and the graphic trend symbol further including a fourth graphic element configured to represent the position associated with the process variable.
45. The method of claim 44, further comprising:
accessing, from a third memory of the process control system, a desired value for the process variable associated with the element in the process control system, the desired value being an intended target value for the process variable; and
computing a change desirability associated with the process variable using at least the current value of the process variable and the desired value for the process variable,
and the graphic trend symbol further including a fifth graphic element configured to represent the change desirability associated with the process variable.
46. The method of claim 42, further comprising:
accessing, from a third memory of the process control system, a desired value for the process variable associated with the element in the process control system, the desired value being an intended target value for the process variable,
the graphic trend symbol further including a desired value element configured to represent the desired value for the process variable, and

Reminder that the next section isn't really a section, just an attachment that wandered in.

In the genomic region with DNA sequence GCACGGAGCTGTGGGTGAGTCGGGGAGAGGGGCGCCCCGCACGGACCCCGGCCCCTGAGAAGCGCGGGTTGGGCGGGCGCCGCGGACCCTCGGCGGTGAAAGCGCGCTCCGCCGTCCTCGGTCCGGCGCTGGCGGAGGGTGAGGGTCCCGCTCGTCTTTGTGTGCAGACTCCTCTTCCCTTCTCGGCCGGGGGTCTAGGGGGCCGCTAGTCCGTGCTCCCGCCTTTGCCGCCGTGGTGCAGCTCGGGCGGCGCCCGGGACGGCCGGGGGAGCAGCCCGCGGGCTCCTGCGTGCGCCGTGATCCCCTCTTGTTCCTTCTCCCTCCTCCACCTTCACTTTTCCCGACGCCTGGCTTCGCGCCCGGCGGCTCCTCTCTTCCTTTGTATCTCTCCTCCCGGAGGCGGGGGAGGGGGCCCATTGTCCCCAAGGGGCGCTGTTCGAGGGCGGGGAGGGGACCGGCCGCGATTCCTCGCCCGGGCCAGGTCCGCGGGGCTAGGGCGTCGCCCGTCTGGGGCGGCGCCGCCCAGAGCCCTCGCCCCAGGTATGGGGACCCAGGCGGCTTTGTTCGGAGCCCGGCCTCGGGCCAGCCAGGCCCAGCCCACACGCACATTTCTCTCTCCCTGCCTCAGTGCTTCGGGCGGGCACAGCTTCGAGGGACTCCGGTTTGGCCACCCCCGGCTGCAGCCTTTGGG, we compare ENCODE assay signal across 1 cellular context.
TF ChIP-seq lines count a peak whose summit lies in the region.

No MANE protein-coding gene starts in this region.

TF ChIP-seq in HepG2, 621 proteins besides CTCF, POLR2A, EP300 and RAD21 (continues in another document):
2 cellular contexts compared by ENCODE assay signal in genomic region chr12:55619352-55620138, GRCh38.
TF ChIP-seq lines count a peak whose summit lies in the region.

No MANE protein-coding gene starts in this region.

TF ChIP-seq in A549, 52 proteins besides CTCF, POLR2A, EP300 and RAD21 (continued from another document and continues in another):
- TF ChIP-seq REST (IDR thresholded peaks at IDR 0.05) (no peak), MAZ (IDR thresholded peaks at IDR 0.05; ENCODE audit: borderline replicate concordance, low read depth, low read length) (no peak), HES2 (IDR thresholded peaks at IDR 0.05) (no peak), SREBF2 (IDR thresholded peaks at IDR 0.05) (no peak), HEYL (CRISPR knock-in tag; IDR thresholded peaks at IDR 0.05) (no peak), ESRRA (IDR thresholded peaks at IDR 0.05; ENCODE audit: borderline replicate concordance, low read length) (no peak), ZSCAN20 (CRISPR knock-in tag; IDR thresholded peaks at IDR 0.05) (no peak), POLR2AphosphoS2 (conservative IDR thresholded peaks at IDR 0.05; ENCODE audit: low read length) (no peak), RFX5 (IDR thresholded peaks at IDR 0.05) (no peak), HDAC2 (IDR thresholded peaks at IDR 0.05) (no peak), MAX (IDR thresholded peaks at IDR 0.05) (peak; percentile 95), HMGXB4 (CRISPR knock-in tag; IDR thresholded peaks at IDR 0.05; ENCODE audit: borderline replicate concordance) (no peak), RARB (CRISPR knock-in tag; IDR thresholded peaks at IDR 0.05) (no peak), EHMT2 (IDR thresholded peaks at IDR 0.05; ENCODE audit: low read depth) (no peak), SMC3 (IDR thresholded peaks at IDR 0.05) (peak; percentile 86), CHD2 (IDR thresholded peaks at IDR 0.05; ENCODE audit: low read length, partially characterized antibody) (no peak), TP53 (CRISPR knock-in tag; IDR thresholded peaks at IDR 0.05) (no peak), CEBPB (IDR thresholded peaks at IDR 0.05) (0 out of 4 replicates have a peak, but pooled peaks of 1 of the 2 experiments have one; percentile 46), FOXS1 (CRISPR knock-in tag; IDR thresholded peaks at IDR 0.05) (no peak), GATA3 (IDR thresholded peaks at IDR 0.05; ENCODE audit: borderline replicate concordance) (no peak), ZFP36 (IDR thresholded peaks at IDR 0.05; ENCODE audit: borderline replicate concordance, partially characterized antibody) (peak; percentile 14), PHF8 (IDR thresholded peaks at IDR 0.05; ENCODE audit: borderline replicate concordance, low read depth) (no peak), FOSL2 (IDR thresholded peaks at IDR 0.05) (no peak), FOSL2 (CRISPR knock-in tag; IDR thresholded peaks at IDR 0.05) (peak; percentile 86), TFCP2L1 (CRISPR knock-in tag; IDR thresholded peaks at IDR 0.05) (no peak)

an orientation of the second graphic element, relative to the graphic desired value element in the graphic trend symbol, indicating a relationship between the direction of change of the process variable and the desired value for the process variable.
47. The method of claim 41, further comprising:
accessing, from a third memory of the process control system, a desired value for the process variable associated with the element in the process control system, the desired value being an intended target value for the process variable,
the graphic trend symbol further including a desired value element configured to represent the desired value for the process variable, and
an orientation of the first graphic element, relative to the graphic desired value element in the graphic trend symbol, indicating a relationship between the current rate of change of the process variable and the desired value for the process variable.